Visual Arts Writer
Two female ancestors were returned from Canada and Germany to their traditional family groups, their spirits to be returned to Country.
Last week marked the return of Australian Aboriginal ancestors from Canada and Germany. Significantly, it was the first repatriation between Australia and Canada through the Australian Government's Indigenous Repatriation Program.
The remains of a female ancestor returned from a private collector based in Vancouver were handed to Tahn Donovan, a Wardandi woman from Western Australia, in a repatriation ceremony held In Ottawa (26 October).
At the request of the Wardandi people, the ancestor will be entrusted to the Western Australian Museum until the community is able to lay her to rest in her Traditional Homeland.
Representatives from the Department of Communications and the Arts have worked closely with the South West Boojarah Working Party, the South West Aboriginal Land and Sea Council, the private collector, the Australian High Commission in Ottawa and the Western Australian Museum to facilitate the return of the ancestor to her community of origin.
Earlier in the week, a female Port Stewart ancestor was returned to a Lama Lama family group representative during another important repatriation in Germany (24 October).
The State Museum of Hannover hosted the ceremony, which included a representative from the Lama Lama family group, Lower Saxony State Government officials and the Australian Ambassador to Germany.
On return to Australia, Lama Lama family members will accompany their ancestor to Port Stewart, Queensland, where they will undertake ceremony to lay her spirit to rest on Country.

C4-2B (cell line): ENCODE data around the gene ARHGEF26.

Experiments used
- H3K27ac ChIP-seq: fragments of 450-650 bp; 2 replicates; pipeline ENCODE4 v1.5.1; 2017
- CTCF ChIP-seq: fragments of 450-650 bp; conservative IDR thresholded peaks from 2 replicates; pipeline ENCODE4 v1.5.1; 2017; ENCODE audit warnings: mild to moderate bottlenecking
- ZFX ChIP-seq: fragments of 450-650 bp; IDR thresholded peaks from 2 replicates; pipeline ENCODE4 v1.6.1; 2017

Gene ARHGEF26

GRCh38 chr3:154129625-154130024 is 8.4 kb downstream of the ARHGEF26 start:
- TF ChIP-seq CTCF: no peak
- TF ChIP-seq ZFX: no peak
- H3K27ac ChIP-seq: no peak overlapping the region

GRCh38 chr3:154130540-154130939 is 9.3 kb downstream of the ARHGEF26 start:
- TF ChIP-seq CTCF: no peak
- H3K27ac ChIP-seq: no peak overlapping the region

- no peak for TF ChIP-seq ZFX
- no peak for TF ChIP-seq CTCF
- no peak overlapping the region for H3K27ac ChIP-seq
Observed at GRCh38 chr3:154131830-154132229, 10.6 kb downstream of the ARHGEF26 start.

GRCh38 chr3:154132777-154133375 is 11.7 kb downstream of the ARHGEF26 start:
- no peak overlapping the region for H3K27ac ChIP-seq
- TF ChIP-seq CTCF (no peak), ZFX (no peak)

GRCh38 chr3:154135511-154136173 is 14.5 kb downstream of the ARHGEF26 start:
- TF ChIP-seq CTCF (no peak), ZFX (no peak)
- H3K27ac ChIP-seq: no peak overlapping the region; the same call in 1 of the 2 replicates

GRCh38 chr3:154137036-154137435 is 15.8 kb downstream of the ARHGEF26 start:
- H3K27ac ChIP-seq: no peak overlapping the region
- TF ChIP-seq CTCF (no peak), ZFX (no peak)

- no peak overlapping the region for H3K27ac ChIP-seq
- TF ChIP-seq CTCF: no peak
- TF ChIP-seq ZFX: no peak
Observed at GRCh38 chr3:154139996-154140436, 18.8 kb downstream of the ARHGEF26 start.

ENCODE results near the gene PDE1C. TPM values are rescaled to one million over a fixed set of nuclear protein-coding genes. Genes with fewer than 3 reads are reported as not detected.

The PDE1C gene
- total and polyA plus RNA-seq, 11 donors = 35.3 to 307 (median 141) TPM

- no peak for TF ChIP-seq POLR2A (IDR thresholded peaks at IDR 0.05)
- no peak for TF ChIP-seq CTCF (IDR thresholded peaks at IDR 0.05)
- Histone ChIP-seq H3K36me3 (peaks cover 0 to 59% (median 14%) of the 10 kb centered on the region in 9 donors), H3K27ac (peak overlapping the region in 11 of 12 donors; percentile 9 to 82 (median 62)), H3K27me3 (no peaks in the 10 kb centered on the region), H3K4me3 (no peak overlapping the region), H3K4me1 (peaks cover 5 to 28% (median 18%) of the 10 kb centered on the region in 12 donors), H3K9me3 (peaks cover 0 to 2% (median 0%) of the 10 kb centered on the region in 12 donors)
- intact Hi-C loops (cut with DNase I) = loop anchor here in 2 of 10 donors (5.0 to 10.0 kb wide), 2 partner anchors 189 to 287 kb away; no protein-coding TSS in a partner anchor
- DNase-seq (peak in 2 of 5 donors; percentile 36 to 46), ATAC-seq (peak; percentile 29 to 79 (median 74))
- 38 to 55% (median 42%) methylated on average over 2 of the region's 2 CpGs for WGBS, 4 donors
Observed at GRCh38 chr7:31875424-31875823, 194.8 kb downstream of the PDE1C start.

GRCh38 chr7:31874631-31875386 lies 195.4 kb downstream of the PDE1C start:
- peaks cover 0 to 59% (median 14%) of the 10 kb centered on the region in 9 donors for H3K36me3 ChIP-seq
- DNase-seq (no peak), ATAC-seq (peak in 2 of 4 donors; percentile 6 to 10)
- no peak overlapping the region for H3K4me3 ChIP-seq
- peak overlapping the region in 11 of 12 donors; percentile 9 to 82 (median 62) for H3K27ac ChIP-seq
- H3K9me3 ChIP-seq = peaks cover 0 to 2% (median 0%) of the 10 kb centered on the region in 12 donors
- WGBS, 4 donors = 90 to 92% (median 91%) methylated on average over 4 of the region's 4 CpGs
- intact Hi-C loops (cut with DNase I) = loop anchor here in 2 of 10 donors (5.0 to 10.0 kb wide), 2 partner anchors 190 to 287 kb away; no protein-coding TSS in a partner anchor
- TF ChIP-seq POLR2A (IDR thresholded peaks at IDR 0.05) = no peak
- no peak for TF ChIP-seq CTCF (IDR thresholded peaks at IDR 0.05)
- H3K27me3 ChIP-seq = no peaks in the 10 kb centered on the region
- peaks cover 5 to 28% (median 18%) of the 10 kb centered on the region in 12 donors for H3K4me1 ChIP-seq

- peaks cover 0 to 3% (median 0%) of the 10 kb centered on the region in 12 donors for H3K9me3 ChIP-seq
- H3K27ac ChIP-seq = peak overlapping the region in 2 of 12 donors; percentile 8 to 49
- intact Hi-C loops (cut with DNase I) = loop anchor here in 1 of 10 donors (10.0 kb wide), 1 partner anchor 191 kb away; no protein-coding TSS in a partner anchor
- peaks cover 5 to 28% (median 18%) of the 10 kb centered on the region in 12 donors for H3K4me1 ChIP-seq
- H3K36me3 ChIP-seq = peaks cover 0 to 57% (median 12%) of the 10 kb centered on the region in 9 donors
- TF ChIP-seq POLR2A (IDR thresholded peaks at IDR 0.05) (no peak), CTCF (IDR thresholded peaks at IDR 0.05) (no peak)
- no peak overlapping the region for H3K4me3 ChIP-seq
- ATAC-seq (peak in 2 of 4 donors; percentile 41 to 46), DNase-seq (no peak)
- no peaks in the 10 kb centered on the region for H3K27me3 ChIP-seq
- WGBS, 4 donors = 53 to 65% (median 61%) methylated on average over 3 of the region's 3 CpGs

To date, the program has facilitated the return of 52 Australian Indigenous ancestral remains from Germany. More broadly, the program has returned more than 1400 ancestral remains and secret sacred objects from various international collections.
As at October 2017; Source the Australian Government's Indigenous Repatriation Program
‘The Government is committed to assisting Indigenous communities to pursue the unconditional return of ancestral remains held in overseas collections,’ said Senator the Hon Mitch Fifield, Minister for the Arts, in a formal statement.
'They should have been left with their people, with their beliefs, with their practices in their soil and I want to say that we’re sorry,' said Dr June Jones, Birmingham University, United Kingdom, on the occasion of a previous repatriation under the program.
The Department of Communications and the Arts administers the Australian Government's Indigenous Repatriation Program.
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